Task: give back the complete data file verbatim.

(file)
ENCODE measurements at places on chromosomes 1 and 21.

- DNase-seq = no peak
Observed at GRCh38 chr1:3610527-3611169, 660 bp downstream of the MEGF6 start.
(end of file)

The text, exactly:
ENCODE measurements at places on chromosomes 1 and 21.

- DNase-seq = no peak
Observed at GRCh38 chr1:3610527-3611169, 660 bp downstream of the MEGF6 start.